The banana, an affordable fruit, but at what price?

According to Statistics Canada data, since 1995 bananas have sold for between $1.07 and $1.73 per kilo, averaging $1.43/kg.

It should be noted that the price of bananas has been stable for a decade. For the international vice-president and business development of the distributor Courchesne Larose, Guy Milette, this stability is explained in particular by productivity gains. Banana production methods have resulted in production volumes of 4500 cases per hectare per week. Twenty years ago, we barely had 1,200 or 1,500 cases. The increase in production has helped a lot to control costs, even to see them decrease.

Guy Milette points out that companies specializing in bananas (Dole, Del Monte, Chiquita, etc.) control logistics and transport. The major banana companies have their own ships, which allows them to have stability in terms of transport costs.

Another aspect for this specialist in food distribution: the banana is used by retailers as a “Trojan horse”. The average consumer won’t remember the price they paid for their celery last week. But the banana is one of the products with a very stable price that consumers remember. The big chains will use the banana to attract consumers to the store.

At last, food chains sign long-term contracts, explains Guy Milette. They have guaranteed prices and remain protected from the vagaries of supply and demand..

Bananas identified as “fairtrade”.

Fair trade bananas

Photo: Radio-Canada / The grocery store

The true cost of bananas

Like coffee and cocoa, there has been a fair trade and organic banana market for several years. Jennie Coleman is the head of the Equifruit company, which distributes this banana across the country. Demand is strong, despite a meager 2% market share.

It pleads for the consumer as well as the entire supply chain to pay the right price.

If we paid the same price in 2022 dollars as we paid in 1995, the conventional banana would be at $1.05 per pound. The banana has been kept very cheap at the grocery store for too long and the difference in price between what you should be paying and what you are paying for is a huge chasm that is being paid for by someone elseexplains Jennie Coleman.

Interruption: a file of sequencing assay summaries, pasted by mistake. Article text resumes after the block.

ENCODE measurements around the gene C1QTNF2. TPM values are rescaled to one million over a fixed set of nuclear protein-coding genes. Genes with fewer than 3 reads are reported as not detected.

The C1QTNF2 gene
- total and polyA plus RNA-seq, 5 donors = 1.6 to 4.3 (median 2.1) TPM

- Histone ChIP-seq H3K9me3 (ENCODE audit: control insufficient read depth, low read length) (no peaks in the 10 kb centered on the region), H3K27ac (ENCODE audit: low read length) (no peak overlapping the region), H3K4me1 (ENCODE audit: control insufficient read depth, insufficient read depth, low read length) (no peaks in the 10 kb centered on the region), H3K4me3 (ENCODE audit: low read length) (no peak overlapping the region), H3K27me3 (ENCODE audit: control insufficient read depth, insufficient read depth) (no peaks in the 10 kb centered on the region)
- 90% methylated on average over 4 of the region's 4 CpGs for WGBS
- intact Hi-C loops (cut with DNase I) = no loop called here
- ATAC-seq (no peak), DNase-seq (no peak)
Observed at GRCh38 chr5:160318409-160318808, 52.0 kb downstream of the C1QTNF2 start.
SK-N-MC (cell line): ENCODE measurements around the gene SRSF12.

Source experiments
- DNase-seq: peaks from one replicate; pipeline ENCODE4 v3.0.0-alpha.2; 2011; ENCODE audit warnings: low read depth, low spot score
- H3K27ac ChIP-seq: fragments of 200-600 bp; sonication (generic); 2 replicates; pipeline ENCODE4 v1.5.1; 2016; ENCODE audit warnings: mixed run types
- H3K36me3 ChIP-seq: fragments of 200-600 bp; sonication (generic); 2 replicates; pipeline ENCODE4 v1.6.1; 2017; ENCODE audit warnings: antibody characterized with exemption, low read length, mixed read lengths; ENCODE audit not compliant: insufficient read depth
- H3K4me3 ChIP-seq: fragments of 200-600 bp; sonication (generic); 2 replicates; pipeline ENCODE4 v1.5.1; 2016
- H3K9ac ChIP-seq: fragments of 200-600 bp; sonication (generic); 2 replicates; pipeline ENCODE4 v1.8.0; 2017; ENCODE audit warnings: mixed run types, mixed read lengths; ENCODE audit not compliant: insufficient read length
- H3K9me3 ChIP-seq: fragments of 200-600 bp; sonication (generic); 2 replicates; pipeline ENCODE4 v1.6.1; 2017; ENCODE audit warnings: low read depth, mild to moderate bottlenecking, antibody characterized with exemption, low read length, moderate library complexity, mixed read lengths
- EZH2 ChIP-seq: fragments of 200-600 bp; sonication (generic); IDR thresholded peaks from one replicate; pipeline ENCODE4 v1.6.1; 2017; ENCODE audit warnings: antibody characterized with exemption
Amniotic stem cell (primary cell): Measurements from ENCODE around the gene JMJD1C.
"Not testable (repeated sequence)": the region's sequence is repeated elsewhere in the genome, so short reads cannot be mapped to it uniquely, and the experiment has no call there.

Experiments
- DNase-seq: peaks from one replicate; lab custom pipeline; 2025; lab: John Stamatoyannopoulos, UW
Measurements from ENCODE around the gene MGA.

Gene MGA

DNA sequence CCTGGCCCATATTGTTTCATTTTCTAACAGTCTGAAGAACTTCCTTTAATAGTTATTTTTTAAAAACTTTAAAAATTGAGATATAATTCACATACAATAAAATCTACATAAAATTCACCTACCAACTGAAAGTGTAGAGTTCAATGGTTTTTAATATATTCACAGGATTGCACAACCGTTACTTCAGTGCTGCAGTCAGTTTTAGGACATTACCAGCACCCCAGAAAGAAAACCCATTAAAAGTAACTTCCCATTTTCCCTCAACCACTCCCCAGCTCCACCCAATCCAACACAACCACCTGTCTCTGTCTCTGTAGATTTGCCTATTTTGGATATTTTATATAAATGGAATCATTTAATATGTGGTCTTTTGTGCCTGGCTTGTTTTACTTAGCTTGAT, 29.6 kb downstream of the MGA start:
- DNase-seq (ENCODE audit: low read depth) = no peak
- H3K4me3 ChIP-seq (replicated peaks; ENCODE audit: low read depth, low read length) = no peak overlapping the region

Nothing is free. It is as if we were asking small producers to subsidize a product for us through their lousy wages and appalling working conditions. »

A quote from Jennie Coleman, President, Equifruit

In the world of tropical fruits and vegetables, few are produced and sold in a fair way, notes the general manager of Fairtrade Canada, Julie Francoeur.

With fair trade, we try to deliver justice to workers in a much more fair way and to recognize a fair price for the product.explains Ms. Francoeur.

I was really shocked by a report that came out last year that described working conditions on plantations in Guatemala, adds Jennie Coleman. People work an average of 68 hours a week for just over $1 US of the hour, with verbal or sexual harassment. And yet, remember that 40% of bananas entering Canada come from Guatemala.

Banana production is more than 120 million tons each year, or more than 3,000 tons per second. In Canada, we consume 15 kg per year, 5 kg more than apples.

For Guy Milette, the low wages are explained in particular by the fact that the distributors do not have control over the working conditions in the producing countries.

A woman packs bananas.

In Canada, bananas come from Central and South America: Ecuador, Peru, Honduras, Guatemala, Costa Rica and, to a lesser extent, Mexico.

Photo: Radio-Canada

Soaring production costs

Inflation has significant consequences for banana producers: explosion of local transport costs, the price of inputs (fertilizers, pesticides), the price of packaging… And that’s without taking into account the war in Ukraine and the sanctions against Russia. Demand is falling, prices too. So much so that last January, seven Ministers of Agriculture from producing countries (including Ecuador in the lead) met to form a common front and demand a fairer price. so as not to jeopardize the banana industry.

Yet even banana giants like Dole also offer fair trade bananas. They are mainly sold in Europe. In Canada, demand is still very weak.

A minimal difference for the consumer

For Jennie Coleman, the price difference remains small between conventional bananas and fair trade bananas.

Fairtrade Canada has studied the price difference across the country.

The price of conventional bananas is around $0.69 per pound, that of organic bananas, around $1 and that of organic and fair trade bananas, from $1 to $1.29 per pound.

The average Canadian consumes 33 pounds of bananas per year, calculates Julie Francoeur, so this represents an annual price difference of $10 to $20 depending on the region.or 20 to 40 cents per week.

Banana sales at Equifruit jumped 40% in 2021, reports Jennie Coleman. We need to think bigger than just the packaging of our fruits and vegetables. We have to think about who produced them, under what conditions and how much the producers were paid.

Leave a Comment